Valorem Consulting

| Tags: Devin Jordan

As we inch closer to the end of 2011 and the beginning of 2012, Windows 7 is becoming a speck in our rear-view mirror while Windows 8 appears on our horizon. One of the most interesting features on Windows 8 is the touch-enabled user interface (UI) - Windows 8 still offers a traditional desktop UI as well. In the physical world, we interact with everything using our sense of touch; Windows 8 mates the physical and digital user interfaces.

In the digital world, Windows 8 is starting the paradigm shift towards a more natural touch-based interface. Touch enabled UI creates a natural user experience that simulates physical interactions on a digital form factor.  The Metro UI style was created to augment touch-based form factors in a way that would simplify how we navigate the operating system.

This has sparked some controversy within the developer community. A blog post about Windows 8 was posted to help clear the air. Some believe Windows 8 has become more consumer-centric with"gimmicks" like touch functionality and 3D.

Steven Sinofsky, President of Windows Division, stated in a blog post about Windows 8 that, "Some of you are probably wondering how these parts work together to create a harmonious experience. Are there two user interfaces? Why not move on to a Metro style experience everywhere? On the other hand, others have been suggesting that Metro is only for tablets and touch, and we should avoid “dumbing down” Windows 8 with that design."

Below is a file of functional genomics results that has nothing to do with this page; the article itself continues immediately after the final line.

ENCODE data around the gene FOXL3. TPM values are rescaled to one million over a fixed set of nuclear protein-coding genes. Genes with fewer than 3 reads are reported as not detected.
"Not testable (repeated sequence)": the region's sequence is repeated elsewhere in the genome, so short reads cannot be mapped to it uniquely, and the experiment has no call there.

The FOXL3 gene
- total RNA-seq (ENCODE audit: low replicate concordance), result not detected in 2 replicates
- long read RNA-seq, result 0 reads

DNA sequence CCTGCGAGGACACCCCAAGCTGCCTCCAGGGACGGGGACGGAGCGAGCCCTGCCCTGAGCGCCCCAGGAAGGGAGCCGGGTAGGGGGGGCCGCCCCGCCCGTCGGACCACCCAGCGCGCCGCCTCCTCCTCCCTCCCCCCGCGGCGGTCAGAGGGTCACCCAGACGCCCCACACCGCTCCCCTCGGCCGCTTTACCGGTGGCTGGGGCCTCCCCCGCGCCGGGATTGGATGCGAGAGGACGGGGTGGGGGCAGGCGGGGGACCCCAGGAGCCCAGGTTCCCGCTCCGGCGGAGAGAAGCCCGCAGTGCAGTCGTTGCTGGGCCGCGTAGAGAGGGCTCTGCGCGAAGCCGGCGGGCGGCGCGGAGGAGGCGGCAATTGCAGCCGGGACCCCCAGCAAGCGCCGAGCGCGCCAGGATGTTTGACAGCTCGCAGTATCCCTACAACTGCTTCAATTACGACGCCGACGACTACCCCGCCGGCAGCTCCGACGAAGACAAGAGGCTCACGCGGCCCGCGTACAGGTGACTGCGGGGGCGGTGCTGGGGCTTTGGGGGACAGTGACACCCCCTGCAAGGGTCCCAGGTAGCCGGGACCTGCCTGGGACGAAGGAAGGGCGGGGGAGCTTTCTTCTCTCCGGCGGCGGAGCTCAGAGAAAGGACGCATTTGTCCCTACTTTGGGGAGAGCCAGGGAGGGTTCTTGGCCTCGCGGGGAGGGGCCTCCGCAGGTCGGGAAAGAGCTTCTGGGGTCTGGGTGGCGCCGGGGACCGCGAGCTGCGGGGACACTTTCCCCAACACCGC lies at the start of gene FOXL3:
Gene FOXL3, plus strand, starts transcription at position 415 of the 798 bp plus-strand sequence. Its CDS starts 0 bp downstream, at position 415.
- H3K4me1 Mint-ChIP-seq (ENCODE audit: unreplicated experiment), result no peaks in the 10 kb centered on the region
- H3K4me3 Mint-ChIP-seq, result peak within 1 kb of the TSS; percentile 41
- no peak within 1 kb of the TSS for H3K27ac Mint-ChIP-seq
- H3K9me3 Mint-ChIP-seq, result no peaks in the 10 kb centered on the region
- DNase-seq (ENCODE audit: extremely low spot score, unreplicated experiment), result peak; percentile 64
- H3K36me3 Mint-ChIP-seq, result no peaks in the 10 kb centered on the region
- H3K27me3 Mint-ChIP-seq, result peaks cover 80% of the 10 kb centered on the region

Windows 8 Metro UI

Steven Sinofsky also went on to state, "We knew as we designed the Windows 8 UI that you can’t just flip a bit overnight and turn all of that history into something new."

The folks at IdentityMine agree that the Windows 8 UI brings together two great experiences; one touch-enabled and one traditional (mouse + keyboard). Just like the Silverlight vs. HTML5 debate, we don't believe Microsoft is focusing heavily on either side (touch or traditional UI) - they are trying to create a product that appeals to all types of consumers (this may be both good and bad). Although, many believe that an operating system should not be simplified because there is a loss of control and functionality needed to run a computer at an enterprise level. Microsoft is trying to appeal to the average consumer by creating an UI that is geared towards social networking, web browsing, and emailing.


Is Microsoft sacrificing the dev./tech community by making a simplified OS that appeals to a consumer-centric market?

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